The health of a president can change the attitude of a nation -- or the course, if he dies. Take a look at how healthy some of our past leaders were.
The inhabitant of this house, the leader of the nation, has sometimes been a man in excellent health; at other times, he's been someone with a constant need of doctors.
John F. Kennedy (1961-1964) and his family projected a hale-and-hearty image, but the president had severe back problems and Addison's disease -- an adrenal failure -- which required frequent pills and injections. He was said to have received last rites four times as an adult.
William H. Taft (1909-1913) was a teetotaler, but he had hypertension, digestive complications, severe obesity and numerous cases of food poisoning. He lost 80 pounds after leaving the White House.
George W. Bush (2001-2009) ran an average of 12 miles every week throughout most of 2001. A torn meniscus caused him to cut back on his running, so he favored long-distance cycling instead.
Abraham Lincoln (1861-1865) had a list of ailments including malaria, severe frostbite, smallpox and marfanism, which attributed to his unusual physique. Some reported that he also had syphilis.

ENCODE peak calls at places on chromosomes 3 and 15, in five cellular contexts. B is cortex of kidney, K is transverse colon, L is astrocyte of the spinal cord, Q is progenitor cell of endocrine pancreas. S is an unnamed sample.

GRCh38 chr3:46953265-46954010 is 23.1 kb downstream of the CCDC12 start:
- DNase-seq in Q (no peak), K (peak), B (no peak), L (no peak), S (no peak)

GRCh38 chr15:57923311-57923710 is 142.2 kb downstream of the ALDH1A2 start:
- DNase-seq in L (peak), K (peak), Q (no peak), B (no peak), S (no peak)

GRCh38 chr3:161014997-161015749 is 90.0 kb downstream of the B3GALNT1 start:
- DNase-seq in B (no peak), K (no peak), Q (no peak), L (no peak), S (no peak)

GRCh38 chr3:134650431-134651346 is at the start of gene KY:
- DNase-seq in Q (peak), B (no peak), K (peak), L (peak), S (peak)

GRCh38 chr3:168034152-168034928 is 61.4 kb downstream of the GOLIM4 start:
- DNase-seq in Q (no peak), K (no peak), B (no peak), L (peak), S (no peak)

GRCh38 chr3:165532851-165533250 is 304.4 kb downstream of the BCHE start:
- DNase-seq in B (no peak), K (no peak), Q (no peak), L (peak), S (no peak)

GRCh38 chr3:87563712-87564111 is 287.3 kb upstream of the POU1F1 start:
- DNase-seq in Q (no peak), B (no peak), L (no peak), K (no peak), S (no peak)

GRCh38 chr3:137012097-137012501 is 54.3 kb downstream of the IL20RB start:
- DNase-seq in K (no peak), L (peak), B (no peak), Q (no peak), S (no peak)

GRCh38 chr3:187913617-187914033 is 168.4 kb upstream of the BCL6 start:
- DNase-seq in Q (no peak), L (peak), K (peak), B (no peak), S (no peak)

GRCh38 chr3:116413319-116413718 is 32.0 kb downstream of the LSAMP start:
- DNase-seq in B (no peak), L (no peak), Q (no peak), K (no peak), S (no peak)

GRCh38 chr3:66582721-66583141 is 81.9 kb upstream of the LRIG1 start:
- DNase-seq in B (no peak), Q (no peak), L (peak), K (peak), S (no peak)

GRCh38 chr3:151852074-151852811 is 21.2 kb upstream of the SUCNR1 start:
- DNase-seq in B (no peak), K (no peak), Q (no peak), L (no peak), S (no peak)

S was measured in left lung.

Millard Fillmore (1850-1853) neither smoked nor drank. He abhorred gambling, which was unfashionable at the time. Instead, Fillmore indulged in mild foods and milk.
Woodrow Wilson (1915-1921) suffered three devastating strokes in his lifetime, one of which left him disabled. He also had remarkably rotten teeth.
James Polk (1845-1849) was so meticulous that he even exercised his handshake. This president wasn't going to miss a day of work over a case of "politics wrist."
John Adams (1797-1801) was notorious for being constantly ill and depressed. He was eventually prescribed a diet of milk and toast, which he followed for more than 14 years.
Calvin Coolidge (1923-1929) slept an astonishing 11 hours every day while he was in the White House. It may have been a habit or a symptom of depression.
William Harrison (1841) died of pneumonia a month after giving a two-hour inaugural address in the pouring rain.
Rutherford Hayes (1877-1881) credited himself with abolishing alcohol, tobacco and profanity from the White House.
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